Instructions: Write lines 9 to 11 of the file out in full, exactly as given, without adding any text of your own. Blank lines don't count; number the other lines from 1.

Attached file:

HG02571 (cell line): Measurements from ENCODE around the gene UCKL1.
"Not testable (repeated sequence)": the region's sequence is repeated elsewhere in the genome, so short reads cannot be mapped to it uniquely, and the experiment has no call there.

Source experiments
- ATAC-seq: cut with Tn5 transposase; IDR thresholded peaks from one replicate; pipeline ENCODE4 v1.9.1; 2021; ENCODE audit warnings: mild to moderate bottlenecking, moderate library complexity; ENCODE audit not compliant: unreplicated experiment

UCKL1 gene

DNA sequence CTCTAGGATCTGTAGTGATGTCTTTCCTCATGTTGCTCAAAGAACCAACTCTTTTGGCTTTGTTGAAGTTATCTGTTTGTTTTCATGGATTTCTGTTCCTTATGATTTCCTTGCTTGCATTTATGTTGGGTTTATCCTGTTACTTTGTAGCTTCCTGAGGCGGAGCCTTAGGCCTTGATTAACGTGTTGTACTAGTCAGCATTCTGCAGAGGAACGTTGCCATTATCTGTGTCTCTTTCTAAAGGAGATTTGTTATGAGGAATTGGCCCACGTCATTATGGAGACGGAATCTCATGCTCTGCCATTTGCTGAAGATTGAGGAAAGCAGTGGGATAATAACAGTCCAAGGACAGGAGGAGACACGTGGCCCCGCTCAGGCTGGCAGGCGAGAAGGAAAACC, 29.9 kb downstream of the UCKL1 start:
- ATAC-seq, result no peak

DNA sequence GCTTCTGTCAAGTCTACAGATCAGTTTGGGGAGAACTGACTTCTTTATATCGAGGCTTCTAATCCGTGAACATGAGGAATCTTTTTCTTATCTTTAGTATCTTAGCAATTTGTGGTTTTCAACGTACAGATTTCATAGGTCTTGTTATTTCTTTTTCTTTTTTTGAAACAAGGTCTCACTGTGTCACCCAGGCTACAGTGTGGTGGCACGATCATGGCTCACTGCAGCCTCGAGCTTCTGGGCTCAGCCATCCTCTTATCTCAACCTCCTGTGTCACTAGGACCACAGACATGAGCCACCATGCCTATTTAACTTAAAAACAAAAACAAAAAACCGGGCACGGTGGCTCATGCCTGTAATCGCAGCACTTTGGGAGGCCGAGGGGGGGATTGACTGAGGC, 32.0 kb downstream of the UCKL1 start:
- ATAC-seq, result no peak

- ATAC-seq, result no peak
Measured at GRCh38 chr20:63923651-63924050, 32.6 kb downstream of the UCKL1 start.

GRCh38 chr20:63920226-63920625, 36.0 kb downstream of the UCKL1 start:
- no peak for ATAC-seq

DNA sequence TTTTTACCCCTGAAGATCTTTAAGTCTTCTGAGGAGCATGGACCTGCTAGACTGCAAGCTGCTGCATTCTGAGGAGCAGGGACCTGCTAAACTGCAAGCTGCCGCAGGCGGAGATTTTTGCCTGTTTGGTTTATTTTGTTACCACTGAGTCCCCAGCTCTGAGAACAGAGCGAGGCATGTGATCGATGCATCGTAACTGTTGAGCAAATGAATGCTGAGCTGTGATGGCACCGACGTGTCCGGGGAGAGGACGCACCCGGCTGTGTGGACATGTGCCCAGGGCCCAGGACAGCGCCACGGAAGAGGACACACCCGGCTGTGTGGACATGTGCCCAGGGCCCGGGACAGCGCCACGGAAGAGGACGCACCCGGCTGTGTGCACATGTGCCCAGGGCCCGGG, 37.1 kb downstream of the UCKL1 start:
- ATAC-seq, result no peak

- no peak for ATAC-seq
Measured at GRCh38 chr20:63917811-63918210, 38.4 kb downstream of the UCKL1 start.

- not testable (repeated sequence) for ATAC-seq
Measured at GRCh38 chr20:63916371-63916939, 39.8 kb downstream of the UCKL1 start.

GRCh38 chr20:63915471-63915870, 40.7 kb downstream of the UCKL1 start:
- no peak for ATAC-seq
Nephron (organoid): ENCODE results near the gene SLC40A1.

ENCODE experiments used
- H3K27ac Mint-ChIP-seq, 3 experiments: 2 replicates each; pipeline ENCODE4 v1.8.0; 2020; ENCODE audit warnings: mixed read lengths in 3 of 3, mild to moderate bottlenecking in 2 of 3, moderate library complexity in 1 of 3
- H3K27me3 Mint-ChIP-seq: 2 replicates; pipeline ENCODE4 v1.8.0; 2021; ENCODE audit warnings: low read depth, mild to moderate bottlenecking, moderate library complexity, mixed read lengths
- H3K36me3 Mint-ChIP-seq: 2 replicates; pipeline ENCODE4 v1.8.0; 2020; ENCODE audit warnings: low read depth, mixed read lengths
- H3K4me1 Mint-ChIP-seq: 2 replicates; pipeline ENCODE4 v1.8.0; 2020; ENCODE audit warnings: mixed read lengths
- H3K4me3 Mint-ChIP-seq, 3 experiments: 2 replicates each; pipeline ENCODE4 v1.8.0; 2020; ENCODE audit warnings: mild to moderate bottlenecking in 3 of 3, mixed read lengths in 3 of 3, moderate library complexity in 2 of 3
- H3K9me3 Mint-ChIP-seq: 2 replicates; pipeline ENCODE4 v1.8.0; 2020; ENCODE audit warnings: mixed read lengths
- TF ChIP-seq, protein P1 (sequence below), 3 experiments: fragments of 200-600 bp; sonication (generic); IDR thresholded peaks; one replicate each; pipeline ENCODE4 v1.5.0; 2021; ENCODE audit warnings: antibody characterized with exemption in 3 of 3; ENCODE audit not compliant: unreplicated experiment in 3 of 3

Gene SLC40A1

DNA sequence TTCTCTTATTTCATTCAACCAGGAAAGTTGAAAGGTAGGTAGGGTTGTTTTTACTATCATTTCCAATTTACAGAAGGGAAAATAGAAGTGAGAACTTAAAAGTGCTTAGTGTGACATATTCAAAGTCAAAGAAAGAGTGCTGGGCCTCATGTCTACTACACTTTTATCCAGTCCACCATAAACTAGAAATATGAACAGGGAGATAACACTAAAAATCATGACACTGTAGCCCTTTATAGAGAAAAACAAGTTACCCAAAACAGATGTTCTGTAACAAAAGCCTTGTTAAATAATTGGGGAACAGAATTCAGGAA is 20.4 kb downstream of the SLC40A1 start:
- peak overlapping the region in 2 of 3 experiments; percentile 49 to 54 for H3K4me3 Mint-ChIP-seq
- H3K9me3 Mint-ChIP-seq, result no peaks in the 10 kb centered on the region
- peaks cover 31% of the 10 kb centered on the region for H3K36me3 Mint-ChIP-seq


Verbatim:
- ATAC-seq, result no peak

- ATAC-seq, result no peak
Measured at GRCh38 chr20:63923651-63924050, 32.6 kb downstream of the UCKL1 start.